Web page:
Rapid reaction: Vegas' win at the Bob Hope
LA QUINTA, Calif. – Here are five things to remember from Jhonattan Vegas' victory at the Bob Hope Classic.
1. Vegas needs to keep his putter in a vault. He should gold-plate his flatstick ASAP. He scrambled for this victory.
Bob Hope Classic
Jhonattan Vegas held on for a thrilling playoff victory at the Bob Hope Classic.
The final day started with a 28-foot birdie putt. Then there were several key par saves on the final nine and the playoff.
• 5-foot par putts on Nos. 10 and 12 to avoid three-putting.
• A 6-foot par putt on No. 14 and a 9-foot par on the 16th hole.
• Up-and-down from inside the hazard line on the par-3 15th.
• His difficult pitch shot on the par-5 18th in the playoff carried a bunker, bounced through the rough a couple times, then hit the hole to stop 6 feet away. He made the birdie putt to extend the playoff.
• Vegas hit his tee shot in the water on the second playoff hole, but dropped, hit his 160-yard third shot to 13 feet and made the putt for victory.
2. The scary thing about Vegas? He can kill it, and when he's on, he's dead straight. The reason? At 6-foot-2, 230 pounds, he can hit it far with a controlled, balanced swing. He was third in driving distance this week (308.7 yards), and 13th in the Hope field in driving accuracy, despite hitting less than 50 percent in each of the final two rounds. He missed just two fairways in the first three rounds.
The Hope victory was Vegas' second in his past three worldwide starts. He closed 2010 with a six-shot victory in the Argentina Open.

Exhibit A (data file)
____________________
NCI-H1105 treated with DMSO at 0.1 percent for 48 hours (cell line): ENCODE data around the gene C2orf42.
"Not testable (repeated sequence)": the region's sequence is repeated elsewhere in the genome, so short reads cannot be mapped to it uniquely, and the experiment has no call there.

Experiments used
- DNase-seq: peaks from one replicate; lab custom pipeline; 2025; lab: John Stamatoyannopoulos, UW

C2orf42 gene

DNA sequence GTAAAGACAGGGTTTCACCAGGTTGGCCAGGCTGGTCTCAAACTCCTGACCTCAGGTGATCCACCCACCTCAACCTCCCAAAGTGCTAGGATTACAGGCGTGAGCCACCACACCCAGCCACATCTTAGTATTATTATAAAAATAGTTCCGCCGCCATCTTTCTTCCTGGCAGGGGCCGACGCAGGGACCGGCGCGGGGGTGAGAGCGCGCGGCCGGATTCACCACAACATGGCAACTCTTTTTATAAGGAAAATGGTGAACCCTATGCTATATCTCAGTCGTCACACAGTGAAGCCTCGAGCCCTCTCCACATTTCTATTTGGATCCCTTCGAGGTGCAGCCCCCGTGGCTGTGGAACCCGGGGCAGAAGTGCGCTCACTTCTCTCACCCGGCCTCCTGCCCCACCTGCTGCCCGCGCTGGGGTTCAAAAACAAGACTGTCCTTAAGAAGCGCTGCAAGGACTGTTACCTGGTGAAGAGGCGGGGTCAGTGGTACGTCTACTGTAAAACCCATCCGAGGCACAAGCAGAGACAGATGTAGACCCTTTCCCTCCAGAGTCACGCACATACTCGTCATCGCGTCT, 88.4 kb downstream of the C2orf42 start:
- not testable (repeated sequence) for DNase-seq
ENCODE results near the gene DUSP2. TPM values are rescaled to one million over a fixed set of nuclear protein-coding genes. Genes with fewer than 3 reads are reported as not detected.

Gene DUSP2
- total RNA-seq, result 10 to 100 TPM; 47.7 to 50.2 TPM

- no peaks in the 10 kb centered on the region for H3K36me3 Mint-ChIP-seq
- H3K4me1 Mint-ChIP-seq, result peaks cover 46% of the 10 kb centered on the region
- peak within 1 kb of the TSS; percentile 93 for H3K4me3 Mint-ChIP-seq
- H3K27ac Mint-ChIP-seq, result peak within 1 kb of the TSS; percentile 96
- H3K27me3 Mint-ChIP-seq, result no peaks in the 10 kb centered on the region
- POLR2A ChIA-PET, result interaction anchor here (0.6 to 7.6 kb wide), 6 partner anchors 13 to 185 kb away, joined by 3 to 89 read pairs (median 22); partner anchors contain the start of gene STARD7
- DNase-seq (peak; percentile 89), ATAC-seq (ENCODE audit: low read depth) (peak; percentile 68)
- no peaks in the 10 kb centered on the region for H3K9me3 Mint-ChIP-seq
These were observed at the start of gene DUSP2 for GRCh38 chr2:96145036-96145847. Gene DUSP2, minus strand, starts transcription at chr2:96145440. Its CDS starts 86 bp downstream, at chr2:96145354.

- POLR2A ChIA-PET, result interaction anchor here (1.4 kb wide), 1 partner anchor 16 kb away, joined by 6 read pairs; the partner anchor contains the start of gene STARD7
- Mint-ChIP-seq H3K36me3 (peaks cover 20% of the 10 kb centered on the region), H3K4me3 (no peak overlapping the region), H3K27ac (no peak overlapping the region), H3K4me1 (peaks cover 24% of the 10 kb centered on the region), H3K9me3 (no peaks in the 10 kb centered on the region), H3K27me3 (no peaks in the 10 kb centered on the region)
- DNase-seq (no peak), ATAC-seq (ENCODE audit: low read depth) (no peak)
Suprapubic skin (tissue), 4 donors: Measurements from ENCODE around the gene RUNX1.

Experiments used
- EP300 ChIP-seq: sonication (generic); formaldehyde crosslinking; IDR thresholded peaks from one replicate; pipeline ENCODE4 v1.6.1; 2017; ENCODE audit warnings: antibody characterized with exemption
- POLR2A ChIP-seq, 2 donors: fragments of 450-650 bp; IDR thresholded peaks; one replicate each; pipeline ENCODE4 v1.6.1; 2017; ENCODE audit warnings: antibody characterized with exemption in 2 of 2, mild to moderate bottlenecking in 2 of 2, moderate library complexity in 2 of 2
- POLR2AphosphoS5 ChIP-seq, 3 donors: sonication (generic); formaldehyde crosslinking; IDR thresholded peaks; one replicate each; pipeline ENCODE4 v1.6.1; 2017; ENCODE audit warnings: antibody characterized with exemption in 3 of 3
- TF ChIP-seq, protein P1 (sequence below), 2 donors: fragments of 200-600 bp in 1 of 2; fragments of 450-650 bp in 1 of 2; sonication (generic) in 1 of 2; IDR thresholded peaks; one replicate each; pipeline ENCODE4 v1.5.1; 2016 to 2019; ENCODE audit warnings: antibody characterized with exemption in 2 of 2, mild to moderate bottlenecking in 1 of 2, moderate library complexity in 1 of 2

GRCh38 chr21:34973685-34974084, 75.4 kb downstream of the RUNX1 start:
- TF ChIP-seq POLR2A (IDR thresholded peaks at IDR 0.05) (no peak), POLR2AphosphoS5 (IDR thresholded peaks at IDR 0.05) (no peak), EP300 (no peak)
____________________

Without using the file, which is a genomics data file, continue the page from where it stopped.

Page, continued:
Vegas has now made the cut in four of five PGA Tour starts. The only missed cut? At the 2003 Shell Houston Open, which he Monday qualified for as an 18-year-old. We'll forgive him for that one.
3. Bill Haas is starting to exhibit the potential he showed in college. When Haas and Hunter Mahan were amateurs, talent scouts had a hard time deciding which would be the better PGA Tour player. Haas was a member of the '03 Walker Cup team. In '04, he was the consensus college player of the year, winning the Golfweek, Haskins and Nicklaus awards. In 14 events in '03-'04, he lost to just 42 players.
This playoff loss at the Hope will sting, considering he could've won by two-putting the final green from 35 feet, but it's still the continuation of some recent good play. Haas has finished first or second in three of his past six starts. He won the Viking, was second at McGladrey and second at the Hope. He has started the year with consecutive top-10s after finishing eighth at Kapalua.
4. Matt Kuchar, the PGA Tour's leading money winner in 2010, is picking up right where he left off. He's the only PGA Tour player with top-10s in the year's first three events. He was seventh at the Hope, fifth at Sony and sixth at Hyundai.
5. Three Nationwide Tour graduates – Vegas, Keegan Bradley and Chris Kirk – finished in the top 10 at the Bob Hope, which will help them greatly in the first reshuffle, which takes place after Mayakoba. Kirk, No. 2 on last year's Nationwide Tour money list, finished 30th at Sony and seventh at the Hope to earn $185,550. Meanwhile, Jamie Lovemark, last year's leading Nationwide Tour money leader, has struggled. He missed the cut by 11 at the Hope, after a missed cut at Sony.